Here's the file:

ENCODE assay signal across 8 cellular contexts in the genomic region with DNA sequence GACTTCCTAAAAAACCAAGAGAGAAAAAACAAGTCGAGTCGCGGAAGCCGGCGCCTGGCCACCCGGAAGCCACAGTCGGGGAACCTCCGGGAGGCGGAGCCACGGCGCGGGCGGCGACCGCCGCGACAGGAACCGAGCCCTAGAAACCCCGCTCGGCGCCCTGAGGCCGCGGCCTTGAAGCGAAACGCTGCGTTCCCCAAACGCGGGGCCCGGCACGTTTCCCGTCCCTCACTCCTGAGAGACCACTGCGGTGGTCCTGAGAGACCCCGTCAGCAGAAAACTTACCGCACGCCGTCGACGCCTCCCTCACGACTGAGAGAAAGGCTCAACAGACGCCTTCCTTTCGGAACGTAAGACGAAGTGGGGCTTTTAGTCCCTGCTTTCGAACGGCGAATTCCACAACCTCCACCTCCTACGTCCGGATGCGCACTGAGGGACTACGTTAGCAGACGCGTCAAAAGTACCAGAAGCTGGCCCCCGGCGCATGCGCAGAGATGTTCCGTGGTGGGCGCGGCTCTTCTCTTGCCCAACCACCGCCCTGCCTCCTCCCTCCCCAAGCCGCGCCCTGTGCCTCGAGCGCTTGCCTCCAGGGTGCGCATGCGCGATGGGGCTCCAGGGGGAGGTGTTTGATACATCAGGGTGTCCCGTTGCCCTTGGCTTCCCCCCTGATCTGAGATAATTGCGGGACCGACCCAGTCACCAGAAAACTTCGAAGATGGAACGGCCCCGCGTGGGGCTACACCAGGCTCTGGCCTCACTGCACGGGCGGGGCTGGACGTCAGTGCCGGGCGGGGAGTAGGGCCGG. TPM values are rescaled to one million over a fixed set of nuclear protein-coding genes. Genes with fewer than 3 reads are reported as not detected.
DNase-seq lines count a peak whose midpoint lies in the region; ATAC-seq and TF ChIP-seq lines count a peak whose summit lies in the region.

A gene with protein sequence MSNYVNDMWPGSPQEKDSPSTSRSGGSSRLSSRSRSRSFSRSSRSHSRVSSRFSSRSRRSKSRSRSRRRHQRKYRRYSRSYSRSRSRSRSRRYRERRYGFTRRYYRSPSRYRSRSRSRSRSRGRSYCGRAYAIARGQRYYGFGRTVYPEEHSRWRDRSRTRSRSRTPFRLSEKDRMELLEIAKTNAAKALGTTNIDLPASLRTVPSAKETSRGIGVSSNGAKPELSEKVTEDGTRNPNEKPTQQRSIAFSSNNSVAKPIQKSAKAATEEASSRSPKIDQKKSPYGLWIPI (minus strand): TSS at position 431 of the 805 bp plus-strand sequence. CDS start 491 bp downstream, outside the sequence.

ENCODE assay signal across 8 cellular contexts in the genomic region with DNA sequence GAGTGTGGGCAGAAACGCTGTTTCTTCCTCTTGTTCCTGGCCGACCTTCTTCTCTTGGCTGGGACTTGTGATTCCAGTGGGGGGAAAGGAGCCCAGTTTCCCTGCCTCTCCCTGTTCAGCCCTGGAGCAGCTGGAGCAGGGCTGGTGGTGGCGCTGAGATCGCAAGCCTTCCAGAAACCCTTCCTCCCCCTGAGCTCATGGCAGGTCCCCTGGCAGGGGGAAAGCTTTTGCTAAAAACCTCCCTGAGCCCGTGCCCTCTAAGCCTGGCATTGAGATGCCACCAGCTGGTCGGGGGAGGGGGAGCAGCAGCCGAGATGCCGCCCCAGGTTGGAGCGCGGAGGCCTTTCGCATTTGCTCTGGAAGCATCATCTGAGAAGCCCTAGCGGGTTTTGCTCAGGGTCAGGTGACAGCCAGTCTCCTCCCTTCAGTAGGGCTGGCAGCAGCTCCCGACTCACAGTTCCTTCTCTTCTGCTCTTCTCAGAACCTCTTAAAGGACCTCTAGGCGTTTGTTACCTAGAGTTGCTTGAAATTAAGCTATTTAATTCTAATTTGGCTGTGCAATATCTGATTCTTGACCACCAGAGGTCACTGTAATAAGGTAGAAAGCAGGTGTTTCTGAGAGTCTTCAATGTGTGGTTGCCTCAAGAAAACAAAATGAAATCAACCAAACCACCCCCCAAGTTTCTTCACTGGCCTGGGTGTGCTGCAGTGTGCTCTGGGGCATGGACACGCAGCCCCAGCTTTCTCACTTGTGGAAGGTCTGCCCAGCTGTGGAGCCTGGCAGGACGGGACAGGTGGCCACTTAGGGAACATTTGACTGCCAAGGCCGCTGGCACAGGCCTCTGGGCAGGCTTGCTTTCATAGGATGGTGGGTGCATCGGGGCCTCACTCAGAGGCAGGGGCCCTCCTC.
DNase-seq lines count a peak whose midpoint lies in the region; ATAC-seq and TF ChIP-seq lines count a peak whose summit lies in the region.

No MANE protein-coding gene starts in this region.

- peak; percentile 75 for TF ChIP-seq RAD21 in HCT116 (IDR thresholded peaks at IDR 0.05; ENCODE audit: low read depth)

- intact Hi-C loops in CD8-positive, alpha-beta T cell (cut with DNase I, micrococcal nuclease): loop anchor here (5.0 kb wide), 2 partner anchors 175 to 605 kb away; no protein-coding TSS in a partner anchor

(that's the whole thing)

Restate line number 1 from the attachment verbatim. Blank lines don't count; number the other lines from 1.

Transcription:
ENCODE assay signal across 8 cellular contexts in the genomic region with DNA sequence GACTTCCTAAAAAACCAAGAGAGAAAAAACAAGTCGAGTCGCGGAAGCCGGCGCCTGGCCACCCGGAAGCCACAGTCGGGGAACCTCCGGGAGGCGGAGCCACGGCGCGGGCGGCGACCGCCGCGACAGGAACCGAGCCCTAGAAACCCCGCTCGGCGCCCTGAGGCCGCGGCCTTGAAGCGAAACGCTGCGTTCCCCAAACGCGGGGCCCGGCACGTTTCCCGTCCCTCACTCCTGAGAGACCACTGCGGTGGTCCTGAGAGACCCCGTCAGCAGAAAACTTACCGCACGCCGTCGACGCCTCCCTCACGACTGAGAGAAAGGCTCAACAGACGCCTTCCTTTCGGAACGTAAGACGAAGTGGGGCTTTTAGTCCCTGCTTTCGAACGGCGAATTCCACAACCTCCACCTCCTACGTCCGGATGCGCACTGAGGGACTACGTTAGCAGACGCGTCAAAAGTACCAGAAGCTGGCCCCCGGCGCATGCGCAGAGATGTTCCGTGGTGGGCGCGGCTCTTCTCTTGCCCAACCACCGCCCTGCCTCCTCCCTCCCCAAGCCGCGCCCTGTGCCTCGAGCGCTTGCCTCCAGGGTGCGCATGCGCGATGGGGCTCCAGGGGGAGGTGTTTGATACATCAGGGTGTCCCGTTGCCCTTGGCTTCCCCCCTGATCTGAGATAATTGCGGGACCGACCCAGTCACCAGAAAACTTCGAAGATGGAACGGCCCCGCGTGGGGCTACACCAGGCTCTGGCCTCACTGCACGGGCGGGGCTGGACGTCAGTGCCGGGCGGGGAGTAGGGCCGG. TPM values are rescaled to one million over a fixed set of nuclear protein-coding genes. Genes with fewer than 3 reads are reported as not detected.